The Bank of England has increased interest rates by a quarter of a percentage point to 4.75% in an effort to keep inflation in check.
The surprise move marks the first change in borrowing costs in 11 months and the first increase in two years.
Experts were divided over whether the Bank's Monetary Policy Committee would move sooner or later to raise rates.
Inflation rose to 2.5% in June - above the government's 2% target - amid fears energy costs may force prices up more.
Interest rates also rose in the eurozone on Thursday. The European Central Bank announced a quarter-point increase - the fourth such hike in eight months - taking rates to 3%.
Earlier in the week, Australia raised its rates to 6%.
In the United States, the Federal Reserve has raised rates on 17 consecutive occasions to 5.25%, and it may do so again next week.
Even Japan, which has had near-zero interest rates, saw its central bank make its first increase in rates in six years last month.
The UK move surprised many analysts who were expecting policymakers to wait longer to assess the impact of rising consumer prices on the wider economy.
The decision sent stock share prices down more than 1% in London but led to a sharp rise in the pound against the dollar.
The UK economy has been performing strongly, recording its strongest growth in two years between April and June, while the housing market has picked up significantly over the past year.
But spiralling oil prices and rising energy costs have raised the spectre of growing inflationary pressures.
The Bank's decision prompted a largely negative reaction, with manufacturing groups and unions being most vociferous in their criticism.
'Jumping the gun'
One economist described the action as a "precautionary" measure, saying it was designed to prevent further increases later this year.
Gas bills have soared this year
"We are surprised as we had expected the MPC to hold off from raising rates until November, given the ongoing significant uncertainties facing both the medium-term inflation and growth outlooks," said Howard Archer, chief economist at Global Insight.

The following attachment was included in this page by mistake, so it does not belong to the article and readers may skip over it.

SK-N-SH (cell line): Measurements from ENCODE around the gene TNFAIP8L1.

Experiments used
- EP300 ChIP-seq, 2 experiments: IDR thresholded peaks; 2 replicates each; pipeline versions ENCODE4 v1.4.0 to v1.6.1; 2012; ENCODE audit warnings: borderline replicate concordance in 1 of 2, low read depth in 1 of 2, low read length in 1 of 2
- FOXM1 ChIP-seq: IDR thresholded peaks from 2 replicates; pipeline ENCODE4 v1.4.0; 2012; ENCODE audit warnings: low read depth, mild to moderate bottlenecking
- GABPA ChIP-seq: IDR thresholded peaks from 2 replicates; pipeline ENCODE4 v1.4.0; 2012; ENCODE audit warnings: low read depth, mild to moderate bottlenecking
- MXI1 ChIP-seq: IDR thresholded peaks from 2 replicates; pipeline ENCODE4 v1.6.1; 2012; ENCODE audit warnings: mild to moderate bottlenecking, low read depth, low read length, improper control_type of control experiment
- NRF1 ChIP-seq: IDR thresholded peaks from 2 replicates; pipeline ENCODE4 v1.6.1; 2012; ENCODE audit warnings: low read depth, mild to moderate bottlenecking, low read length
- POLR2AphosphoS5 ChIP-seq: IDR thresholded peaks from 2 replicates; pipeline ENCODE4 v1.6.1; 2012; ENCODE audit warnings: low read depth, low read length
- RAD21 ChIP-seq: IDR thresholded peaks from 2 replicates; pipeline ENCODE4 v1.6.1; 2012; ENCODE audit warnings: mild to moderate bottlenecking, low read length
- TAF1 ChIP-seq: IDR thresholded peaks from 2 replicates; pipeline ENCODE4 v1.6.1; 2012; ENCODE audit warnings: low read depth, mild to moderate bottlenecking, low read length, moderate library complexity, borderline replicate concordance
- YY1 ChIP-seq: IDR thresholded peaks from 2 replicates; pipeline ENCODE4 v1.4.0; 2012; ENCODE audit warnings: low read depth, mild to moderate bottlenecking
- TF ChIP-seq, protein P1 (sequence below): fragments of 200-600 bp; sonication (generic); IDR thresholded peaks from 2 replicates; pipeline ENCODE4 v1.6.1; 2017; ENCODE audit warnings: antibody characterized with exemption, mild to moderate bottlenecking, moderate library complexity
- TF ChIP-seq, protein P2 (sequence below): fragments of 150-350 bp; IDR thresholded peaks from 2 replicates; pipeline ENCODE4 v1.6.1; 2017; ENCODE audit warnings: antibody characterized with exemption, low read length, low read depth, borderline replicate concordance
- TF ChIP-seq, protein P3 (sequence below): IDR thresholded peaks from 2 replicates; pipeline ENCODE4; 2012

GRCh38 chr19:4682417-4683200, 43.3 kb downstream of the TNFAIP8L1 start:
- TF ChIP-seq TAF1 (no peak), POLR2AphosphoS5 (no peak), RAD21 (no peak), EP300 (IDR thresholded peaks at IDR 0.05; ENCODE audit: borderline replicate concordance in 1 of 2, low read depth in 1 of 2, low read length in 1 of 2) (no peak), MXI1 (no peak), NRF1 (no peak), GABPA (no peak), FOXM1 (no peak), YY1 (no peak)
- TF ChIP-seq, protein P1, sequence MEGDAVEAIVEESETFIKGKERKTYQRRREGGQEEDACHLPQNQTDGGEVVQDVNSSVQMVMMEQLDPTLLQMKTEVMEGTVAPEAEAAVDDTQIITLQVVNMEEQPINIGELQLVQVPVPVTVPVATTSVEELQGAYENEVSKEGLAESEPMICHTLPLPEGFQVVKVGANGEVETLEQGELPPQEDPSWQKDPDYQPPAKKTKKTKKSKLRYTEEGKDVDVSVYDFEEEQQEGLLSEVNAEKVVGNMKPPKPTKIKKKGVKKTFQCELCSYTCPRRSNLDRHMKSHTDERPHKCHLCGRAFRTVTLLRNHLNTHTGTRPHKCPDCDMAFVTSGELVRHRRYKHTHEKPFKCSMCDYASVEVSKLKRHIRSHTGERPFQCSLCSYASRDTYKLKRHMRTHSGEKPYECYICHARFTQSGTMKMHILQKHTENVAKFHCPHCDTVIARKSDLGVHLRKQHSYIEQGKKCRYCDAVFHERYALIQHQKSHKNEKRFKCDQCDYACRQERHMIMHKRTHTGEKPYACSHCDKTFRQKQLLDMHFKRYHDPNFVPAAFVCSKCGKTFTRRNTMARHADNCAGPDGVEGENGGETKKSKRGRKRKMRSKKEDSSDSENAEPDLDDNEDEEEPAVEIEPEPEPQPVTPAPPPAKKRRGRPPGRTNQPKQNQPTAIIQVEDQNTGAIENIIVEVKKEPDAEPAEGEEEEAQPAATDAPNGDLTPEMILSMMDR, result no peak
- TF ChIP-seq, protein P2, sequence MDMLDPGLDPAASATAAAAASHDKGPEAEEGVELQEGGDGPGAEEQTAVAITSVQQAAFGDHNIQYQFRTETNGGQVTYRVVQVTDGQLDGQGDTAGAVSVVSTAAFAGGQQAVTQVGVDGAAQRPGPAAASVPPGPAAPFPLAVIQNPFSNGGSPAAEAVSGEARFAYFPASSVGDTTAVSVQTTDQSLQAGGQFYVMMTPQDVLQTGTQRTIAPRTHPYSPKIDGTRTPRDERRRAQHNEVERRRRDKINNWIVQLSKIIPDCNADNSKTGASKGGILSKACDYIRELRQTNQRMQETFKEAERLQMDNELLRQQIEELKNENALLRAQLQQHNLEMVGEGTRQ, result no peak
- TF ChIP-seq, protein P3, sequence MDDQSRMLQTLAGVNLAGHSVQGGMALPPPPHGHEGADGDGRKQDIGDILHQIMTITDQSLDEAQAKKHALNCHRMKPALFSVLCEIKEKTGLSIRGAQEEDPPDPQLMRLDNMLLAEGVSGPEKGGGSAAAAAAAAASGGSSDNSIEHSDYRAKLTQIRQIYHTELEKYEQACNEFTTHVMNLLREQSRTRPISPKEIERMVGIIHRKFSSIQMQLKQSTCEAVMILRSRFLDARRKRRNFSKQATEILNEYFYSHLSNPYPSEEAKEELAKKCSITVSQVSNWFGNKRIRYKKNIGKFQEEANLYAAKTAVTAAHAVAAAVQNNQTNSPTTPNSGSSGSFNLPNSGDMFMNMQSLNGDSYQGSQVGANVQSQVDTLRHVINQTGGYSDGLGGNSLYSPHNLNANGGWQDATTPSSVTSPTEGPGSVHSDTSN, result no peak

"However, the majority of the MPC clearly took the view that precautionary action now would minimize the chances that more aggressive tightening of monetary policy will be needed later on."
Manufacturing group EEF criticised the move, claiming the move was premature at a time of growing economic and political uncertainty.
"The Bank has jumped the gun with today's decision," said its director general Martin Temple.
"Despite increases in energy and other costs, we have yet to see second round effects on the radar which would lead to a sustained increase in inflation." The Transport and General Workers union said the decision was "wrong" for British industry.
"It will do nothing to improve business confidence in an already beleaguered sector," said T&G official Peter Booth.
The CBI said businesses would be disappointed by the decision to increase rates.
"The decision was always going to be a close call," said Richard Lambert, the organisation's director general and former MPC member.
He added that he hoped the rise would "remove the risk of a more significant increase later in the year".